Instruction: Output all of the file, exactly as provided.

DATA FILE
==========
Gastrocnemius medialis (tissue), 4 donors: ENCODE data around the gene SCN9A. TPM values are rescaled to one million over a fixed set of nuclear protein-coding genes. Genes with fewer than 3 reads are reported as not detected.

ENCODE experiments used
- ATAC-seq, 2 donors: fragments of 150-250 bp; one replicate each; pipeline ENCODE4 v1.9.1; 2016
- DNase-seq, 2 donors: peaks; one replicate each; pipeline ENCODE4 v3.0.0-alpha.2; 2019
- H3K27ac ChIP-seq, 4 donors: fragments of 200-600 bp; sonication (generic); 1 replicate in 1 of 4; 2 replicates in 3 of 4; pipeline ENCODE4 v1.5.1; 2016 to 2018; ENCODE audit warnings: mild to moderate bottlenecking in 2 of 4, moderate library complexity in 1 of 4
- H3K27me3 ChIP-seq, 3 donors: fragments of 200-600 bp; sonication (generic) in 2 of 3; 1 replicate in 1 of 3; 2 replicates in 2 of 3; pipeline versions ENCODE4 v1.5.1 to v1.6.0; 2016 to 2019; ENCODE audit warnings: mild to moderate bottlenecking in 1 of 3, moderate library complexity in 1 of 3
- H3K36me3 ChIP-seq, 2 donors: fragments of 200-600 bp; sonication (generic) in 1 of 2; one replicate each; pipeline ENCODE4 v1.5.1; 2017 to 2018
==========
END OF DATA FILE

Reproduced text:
Gastrocnemius medialis (tissue), 4 donors: ENCODE data around the gene SCN9A. TPM values are rescaled to one million over a fixed set of nuclear protein-coding genes. Genes with fewer than 3 reads are reported as not detected.

ENCODE experiments used
- ATAC-seq, 2 donors: fragments of 150-250 bp; one replicate each; pipeline ENCODE4 v1.9.1; 2016
- DNase-seq, 2 donors: peaks; one replicate each; pipeline ENCODE4 v3.0.0-alpha.2; 2019
- H3K27ac ChIP-seq, 4 donors: fragments of 200-600 bp; sonication (generic); 1 replicate in 1 of 4; 2 replicates in 3 of 4; pipeline ENCODE4 v1.5.1; 2016 to 2018; ENCODE audit warnings: mild to moderate bottlenecking in 2 of 4, moderate library complexity in 1 of 4
- H3K27me3 ChIP-seq, 3 donors: fragments of 200-600 bp; sonication (generic) in 2 of 3; 1 replicate in 1 of 3; 2 replicates in 2 of 3; pipeline versions ENCODE4 v1.5.1 to v1.6.0; 2016 to 2019; ENCODE audit warnings: mild to moderate bottlenecking in 1 of 3, moderate library complexity in 1 of 3
- H3K36me3 ChIP-seq, 2 donors: fragments of 200-600 bp; sonication (generic) in 1 of 2; one replicate each; pipeline ENCODE4 v1.5.1; 2017 to 2018